12. 12. <ul><li>SPICA will target direct observations of self-luminous planets at r>a few to ~20 AU of nearby (<10pc) stars. The detectable planets depend on their mass, ages, and separation. If we assume the inner working distance of 3λ/D, then: </li></ul>Extrasolar Planets Wavelength Detectable Planets at 10pc  =5 micron 1 Gyr – 2 M(Jupiter) , r  9AU ~30 G-M target stars  =20 micron 5 Gyr – 2 M(Jupiter), r  36AU ~150 G-M target stars
  13. 13. <ul><li>SPICA Sensitivity in a perfect coronagraph mode. </li></ul><ul><li>Cold BD Gl229B </li></ul><ul><li>1 Jupiter mass object of 10Myr, 100Myr, and 1 Gyr at d=10pc. </li></ul><ul><li>Comparison with Subaru 8.2m NIR and MIR sensitivity. </li></ul>Extrasolar Planets
  14. 14. <ul><li>Young planets and sub-brown dwarfs in nearby star forming regions and cold brown dwarfs are also good targets. </li></ul><ul><li>cf. Voyager/IRIS: a Fourier spectrometer with a wavelength coverage from 4 to 56 micron and a spectral resolution of 40-600 . </li></ul><ul><li>While IRIS played an important role for revealing the atmospheric compositions of the four giant planets of our solar system (Jupiter, Saturn, Uranus, Neptune; Hanel et al. 1979, 1981, 1982, 1986; Conrath et al. 1989 ), the coronagraph spectrometer of SPICA will be an important tool for a study of extrasolar planets. </li></ul>Extrasolar Planets
  15. 15. <ul><li>Young FF planets or sub-brown dwarfs or planemos in nearby star forming regions and cold brown dwarfs are also good targets. </li></ul><ul><li>SPICA is necessary for  1M(Jupiter) FF-planets, if any. </li></ul><ul><li>Astromineralogy including FF-planet disks. </li></ul>Extrasolar Planets: Free-Floaters Natta and Testi 2001 BD flared disk w/ silicate feat. Natta & Testi 2001 Mohanty, RayJay, Tamura et al. 2004 0 5 10 15 μm SPICA R~1000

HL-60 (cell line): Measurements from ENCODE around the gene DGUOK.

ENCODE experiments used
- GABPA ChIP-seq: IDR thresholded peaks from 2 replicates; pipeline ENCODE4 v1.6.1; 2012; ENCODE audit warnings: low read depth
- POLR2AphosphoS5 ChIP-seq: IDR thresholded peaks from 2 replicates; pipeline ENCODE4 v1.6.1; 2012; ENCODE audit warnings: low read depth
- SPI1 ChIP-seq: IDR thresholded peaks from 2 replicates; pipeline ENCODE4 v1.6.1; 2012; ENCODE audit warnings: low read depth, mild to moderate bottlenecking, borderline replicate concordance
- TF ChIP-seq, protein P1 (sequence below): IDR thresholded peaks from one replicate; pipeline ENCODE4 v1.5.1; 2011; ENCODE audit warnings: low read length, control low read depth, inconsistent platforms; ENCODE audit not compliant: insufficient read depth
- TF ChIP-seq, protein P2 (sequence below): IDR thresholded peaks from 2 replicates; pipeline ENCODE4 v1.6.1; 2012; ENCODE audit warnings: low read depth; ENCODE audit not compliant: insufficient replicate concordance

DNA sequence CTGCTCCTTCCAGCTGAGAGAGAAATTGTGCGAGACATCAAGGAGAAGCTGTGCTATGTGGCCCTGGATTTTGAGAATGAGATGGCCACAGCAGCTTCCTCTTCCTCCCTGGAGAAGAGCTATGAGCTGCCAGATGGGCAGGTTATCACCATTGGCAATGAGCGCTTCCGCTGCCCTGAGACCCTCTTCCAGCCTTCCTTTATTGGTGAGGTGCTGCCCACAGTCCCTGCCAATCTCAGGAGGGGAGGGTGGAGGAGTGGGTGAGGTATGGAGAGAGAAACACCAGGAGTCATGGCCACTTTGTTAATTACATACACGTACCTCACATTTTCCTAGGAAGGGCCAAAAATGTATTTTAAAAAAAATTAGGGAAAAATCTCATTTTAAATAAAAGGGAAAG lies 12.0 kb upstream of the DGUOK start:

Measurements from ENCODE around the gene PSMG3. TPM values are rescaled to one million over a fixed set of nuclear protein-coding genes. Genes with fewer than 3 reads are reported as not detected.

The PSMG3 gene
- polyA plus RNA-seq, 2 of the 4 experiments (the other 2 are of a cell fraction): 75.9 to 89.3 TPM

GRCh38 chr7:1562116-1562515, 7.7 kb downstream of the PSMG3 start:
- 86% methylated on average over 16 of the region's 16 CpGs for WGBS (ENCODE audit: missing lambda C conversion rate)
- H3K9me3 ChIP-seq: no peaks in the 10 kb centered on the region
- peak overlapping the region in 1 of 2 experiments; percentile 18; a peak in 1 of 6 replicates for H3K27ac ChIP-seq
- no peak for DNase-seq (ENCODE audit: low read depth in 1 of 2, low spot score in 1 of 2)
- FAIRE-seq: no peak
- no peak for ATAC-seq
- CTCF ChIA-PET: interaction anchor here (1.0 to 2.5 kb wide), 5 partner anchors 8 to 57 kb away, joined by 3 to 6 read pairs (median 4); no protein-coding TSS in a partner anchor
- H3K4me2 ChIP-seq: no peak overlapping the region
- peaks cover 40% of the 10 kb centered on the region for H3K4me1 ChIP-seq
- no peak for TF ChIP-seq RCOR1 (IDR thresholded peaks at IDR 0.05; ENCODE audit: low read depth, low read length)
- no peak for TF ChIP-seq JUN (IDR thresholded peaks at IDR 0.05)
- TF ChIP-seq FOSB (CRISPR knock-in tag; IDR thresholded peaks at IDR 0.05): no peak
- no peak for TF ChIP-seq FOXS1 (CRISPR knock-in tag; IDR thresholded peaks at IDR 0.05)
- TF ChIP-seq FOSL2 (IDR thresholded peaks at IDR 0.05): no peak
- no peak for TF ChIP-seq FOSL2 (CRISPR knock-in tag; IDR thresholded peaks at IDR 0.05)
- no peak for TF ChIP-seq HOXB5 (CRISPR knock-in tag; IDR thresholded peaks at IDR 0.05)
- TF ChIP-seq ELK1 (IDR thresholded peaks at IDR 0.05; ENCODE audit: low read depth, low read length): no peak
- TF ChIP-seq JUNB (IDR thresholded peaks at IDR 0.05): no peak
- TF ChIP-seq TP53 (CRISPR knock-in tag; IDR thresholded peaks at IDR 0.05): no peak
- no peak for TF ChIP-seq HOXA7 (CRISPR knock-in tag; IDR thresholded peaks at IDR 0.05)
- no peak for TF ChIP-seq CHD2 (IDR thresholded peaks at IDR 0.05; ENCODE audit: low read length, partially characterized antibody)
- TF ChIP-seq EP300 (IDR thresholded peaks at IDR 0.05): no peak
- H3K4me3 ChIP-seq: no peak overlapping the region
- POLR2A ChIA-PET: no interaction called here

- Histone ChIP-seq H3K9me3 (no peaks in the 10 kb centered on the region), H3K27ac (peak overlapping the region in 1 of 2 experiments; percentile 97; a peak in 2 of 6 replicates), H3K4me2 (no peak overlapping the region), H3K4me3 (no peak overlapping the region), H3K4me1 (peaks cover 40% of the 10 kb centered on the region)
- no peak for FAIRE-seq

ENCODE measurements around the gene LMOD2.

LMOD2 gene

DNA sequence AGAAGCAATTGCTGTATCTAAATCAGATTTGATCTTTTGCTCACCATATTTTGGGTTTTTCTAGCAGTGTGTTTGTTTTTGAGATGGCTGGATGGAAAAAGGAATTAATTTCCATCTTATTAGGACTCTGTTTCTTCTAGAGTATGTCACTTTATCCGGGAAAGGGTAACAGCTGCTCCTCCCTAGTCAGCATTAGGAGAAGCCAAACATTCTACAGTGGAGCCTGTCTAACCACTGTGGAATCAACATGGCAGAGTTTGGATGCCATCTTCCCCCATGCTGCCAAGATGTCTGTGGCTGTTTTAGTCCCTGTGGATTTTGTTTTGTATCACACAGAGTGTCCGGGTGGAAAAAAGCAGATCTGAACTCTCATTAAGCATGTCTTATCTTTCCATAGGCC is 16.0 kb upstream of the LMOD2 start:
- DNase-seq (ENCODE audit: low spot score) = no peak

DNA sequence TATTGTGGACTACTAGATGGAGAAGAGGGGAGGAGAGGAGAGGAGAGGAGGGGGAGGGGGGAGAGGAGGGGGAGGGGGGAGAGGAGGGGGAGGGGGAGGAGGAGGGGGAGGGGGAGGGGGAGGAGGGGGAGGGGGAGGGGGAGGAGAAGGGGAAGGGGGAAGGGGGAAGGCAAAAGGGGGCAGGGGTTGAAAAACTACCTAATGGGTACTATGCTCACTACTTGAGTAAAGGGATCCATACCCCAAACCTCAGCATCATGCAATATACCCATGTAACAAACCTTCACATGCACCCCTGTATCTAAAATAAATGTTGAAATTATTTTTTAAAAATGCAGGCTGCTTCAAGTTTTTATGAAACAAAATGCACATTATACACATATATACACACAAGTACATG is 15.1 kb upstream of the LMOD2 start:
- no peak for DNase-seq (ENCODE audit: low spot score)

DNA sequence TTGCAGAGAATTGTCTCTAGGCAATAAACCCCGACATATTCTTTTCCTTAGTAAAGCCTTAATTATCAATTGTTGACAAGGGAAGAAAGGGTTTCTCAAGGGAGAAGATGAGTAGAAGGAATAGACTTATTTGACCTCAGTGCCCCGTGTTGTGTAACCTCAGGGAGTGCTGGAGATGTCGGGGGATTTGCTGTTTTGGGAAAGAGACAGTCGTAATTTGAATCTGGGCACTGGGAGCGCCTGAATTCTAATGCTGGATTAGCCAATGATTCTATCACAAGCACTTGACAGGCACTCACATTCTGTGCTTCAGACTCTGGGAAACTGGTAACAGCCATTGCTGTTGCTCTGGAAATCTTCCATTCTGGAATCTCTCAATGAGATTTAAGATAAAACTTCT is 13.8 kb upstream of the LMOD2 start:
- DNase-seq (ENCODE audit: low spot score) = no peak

16. 16. Astromineralogy & Astroorganic chemistry High Spatial Resolution High Sensitivity
  17. 17. From Disks to Planets: Continuous Studies with SPICA Passive Disk Planetesimal Protoplanetary Disk Planetary Systems and Exozodi Cloud 10 km 0.1μm 10 K 160K(5AU) 1000K(1AU) 160K(3AU) 300K(1AU) Ice Minerals Dust Accretion Disk Core  Envelope Yamamoto
  18. 18. <ul><li>Rapidly developing field, especially with ISO, SST, and probably ASTRO-F. </li></ul><ul><li>8-10m class ground-based telescope progresses, too! </li></ul><ul><li>Ground-based “10 micron window” is not enough to fully exploit this field. </li></ul><ul><li>Too much “unmatching” of spatial resolution between space and ground at present and near future. </li></ul><ul><li>SPICA can mitigate this unmatching. </li></ul><ul><li>Key Word: “Origin of Earth-like Planets” </li></ul><ul><li>Examples in Solar Sys. and YSOs shown later. </li></ul>Astro-mineralogy Silicate features